For the Love of Birds

Denise and New Friend, Millie

Some of our new friends here have birds – LOTS of birds! We were all out in the backyard, and one of the birds, Millie, would not let us ignore her. She kept hollering out, “Hello, Millie! Hello, Millie!” They said that meant, “I want to be over there with you guys!”

So, Millie was brought over and she sat on my shoulder. But what Millie really wanted was the rice crackers that were on the table. (I guess they really do love crackers!)

Millie ate cracker after cracker. She would hop over to the table, reach her beak into the bowl, and grab a cracker. Then back up onto my  chair to eat it.

She was a very messy eater.

I gave her owners some of my “Tenaysha” notecards, which they loved!

Tomorrow I’ll show a picture of my studio here in Sedona.

Still Getting Those Ducks Lined Up

2011 has been very productive, so far. My daughter came up on Saturday and helped me decide on changes to my website and blog. My web designer is working on the blog changes right now. The BIG job will be the website changes.

Then Sunday morning it started snowing. Beautiful, but…

Start of the Storm

It was a great time to spend more time in my studio getting it reorganized.

Great Day to Be Inside

(By the way, those are our adobe walls that we laid ourselves 27 years ago! They’re a big reason why we haven’t had a heating bill in 27 years. The sun is the other reason. Oh, and our tile floors – thermal mass, you know.)

The first thing I did Sunday morning was take my computer out of my studio! I always thought that my studio was the perfect place for it – keep everything I needed for my art business in one room, you know.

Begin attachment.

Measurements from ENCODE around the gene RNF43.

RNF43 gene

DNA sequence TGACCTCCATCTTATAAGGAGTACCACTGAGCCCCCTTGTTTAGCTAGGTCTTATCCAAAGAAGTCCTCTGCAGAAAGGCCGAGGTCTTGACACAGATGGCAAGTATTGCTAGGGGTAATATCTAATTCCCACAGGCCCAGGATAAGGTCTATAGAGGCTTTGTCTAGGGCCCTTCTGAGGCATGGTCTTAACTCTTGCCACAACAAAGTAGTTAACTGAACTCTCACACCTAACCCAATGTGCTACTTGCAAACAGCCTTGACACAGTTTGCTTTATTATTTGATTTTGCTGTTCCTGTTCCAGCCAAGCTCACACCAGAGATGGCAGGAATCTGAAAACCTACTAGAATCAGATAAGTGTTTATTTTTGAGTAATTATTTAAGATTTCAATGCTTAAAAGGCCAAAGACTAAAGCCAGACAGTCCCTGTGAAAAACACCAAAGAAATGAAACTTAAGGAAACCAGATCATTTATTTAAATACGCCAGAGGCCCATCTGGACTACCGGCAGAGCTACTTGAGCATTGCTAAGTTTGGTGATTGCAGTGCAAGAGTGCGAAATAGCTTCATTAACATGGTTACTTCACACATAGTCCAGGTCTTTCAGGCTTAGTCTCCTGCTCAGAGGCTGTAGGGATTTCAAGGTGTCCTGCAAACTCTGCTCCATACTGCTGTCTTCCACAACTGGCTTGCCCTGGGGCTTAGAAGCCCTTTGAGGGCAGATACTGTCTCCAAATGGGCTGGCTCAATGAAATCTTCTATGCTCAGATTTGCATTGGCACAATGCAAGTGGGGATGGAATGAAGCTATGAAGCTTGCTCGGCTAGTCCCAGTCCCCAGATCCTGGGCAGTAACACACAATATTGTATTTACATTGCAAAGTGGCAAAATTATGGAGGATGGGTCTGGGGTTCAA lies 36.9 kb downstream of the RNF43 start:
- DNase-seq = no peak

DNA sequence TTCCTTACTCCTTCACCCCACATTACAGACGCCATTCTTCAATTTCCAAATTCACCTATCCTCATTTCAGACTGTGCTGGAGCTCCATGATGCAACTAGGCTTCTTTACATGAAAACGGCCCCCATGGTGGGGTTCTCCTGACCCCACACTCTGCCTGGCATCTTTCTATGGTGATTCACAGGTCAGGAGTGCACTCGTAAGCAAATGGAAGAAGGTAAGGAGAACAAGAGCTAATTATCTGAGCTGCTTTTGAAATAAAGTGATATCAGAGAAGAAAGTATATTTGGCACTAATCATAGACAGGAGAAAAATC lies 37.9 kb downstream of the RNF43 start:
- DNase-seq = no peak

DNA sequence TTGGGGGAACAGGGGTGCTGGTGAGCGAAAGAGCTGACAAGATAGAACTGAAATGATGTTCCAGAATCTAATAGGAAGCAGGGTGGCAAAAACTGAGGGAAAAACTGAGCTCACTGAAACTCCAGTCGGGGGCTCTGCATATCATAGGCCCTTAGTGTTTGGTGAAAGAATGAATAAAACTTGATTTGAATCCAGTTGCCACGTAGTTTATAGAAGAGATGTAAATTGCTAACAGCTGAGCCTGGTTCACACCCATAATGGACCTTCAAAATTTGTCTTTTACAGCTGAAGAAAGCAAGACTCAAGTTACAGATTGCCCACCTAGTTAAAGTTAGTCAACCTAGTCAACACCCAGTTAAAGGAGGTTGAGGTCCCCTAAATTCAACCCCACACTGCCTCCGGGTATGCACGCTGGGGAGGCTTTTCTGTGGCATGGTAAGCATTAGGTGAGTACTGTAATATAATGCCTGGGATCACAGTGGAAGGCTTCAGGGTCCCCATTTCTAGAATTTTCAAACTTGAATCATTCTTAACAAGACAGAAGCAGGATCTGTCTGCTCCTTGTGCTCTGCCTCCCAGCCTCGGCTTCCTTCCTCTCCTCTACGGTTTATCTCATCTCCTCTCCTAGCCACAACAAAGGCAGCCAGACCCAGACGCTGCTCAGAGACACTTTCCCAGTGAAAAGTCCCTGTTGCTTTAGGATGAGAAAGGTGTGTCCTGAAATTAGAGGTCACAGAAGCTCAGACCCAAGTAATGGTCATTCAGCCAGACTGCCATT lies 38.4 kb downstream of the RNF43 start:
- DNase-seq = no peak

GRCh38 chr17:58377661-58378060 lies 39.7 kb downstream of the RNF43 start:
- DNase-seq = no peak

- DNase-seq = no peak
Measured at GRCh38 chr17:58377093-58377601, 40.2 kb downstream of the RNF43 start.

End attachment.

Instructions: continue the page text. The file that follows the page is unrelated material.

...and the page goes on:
But it has been the biggest hindrance to me painting in my studio for way too long, so out it went. I moved it to the guest bedroom, which is where I am sitting right now.

New Computer Setup

I set it up on two little TV trays, with a folding chair in front. I wanted to make sure it was NOT comfortable to sit at the computer (and trust me, it’s not!). I can’t wait to finish writing this so I can go stub my toe. Anything would be more comfortable.

But this is exactly what I needed. It feels very liberating!

Here’s a little painting I did:

Rocks and Waterfall, watercolor 7x9"

These little paintings are nice, and they’re fun, but I want to get after my big paintings again, now that the holidays are over. I’m not sure I can do them in my studio (I need lots of space), but I’ll give it a try.

My ducks are almost in a row.

Orange You Glad You Read This?

Today I painted a tree. A spring tree. But I’d rather post something orange.

Poppies, watercolor 7x9"

I decided this morning that I HAD to have orange-scented shampoo. Can it be that they make orange-scented shampoo and I’ve never known about it?!

This is what my morning showers have been missing! The zest, the zeal, the zing – the POW of smelling an orange!

There are many other scents that make me swoon. Like vanilla. That’s maybe my favorite. But it kind of makes me want to bake cookies.

The smell of an orange, however, makes me come alive!

I can’t eat oranges; they give me canker sores. So, I will have to be content with simply smelling oranges.

No, that’s not true. I can PAINT them. In fact, I have a photo I took of a still life (bad planning on my part: I set it up in the kitchen, and then dinner happened).

Still Life with Fruit

Now that I see it, there are only 2 oranges, but I can use my artistic license to make the 2 lemons on the left into oranges. But that will have to wait. I kind of like the photo. How can I improve on that?!